Recorded at Red Rock Recording Studios, Saylorsburg, PA.
Dedicated to the memory of the Swiftwater Inn, Mount Airy Lodge, Henryville House, and the many other fast disappearing landmarks of the Poconos.
The irony inherent in Obligatory Villagers, the shortest of Nellie McKay's first three albums, is that it's her most difficult to understand, comprehend, or even take in. This despite the fact that, unlike her first two albums, these nine songs don't sprawl stylistically. Except for a light pop opener - granted, that opener is a mocking satire of conservatives called "Mother of Pearl" with an opening line ("Feminists don't have a sense of humor") that deftly counterbalances McKay's later call for a dance break - the album is Broadway all the way. With McKay's voice and piano, plus heavyweight help from jazz horns including David Liebman, Phil Woods, and Bob Dorough (the latter a singing horn), the album charges by with lightning speed. Her nimble Broadway orchestrations step and kick so quickly that it's nearly impossible to decode McKay's lyrics until after several listens - even keeping up with the lyric book is difficult. (On his features, Dorough plays it up perfectly, a bemused and befuddled onlooker to the madness.) The fact that Obligatory Villagers does eventually coalesce into a unified and pleasurable listening experience is primarily a testament to Nellie McKay's sizable skills in arrangement and orchestration; writing original charts to provide the meat, then quoting from show tune tradition where she needs to lighten the mood, she makes the entire album a treat, an entertaining experience that listeners will want to sit through over and over until they figure out all of the points - large and small - she's making in these songs. If only there were a Broadway musical companion for Obligatory Villagers that listeners could actually sit through, either to visually unite the songs or merely to watch while they listened, Obligatory Villagers would be an amazing soundtrack.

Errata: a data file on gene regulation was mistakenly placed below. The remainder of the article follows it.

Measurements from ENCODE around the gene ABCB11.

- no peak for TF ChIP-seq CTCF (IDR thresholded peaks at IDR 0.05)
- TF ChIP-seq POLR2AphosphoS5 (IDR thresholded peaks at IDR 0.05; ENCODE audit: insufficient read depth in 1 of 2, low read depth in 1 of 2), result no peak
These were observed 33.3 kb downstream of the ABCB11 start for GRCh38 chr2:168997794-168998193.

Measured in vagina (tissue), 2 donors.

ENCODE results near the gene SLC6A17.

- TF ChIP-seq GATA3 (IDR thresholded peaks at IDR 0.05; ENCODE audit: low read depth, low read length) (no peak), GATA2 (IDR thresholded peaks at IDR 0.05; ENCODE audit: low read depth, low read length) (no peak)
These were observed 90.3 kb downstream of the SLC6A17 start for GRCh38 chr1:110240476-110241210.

All Music Guide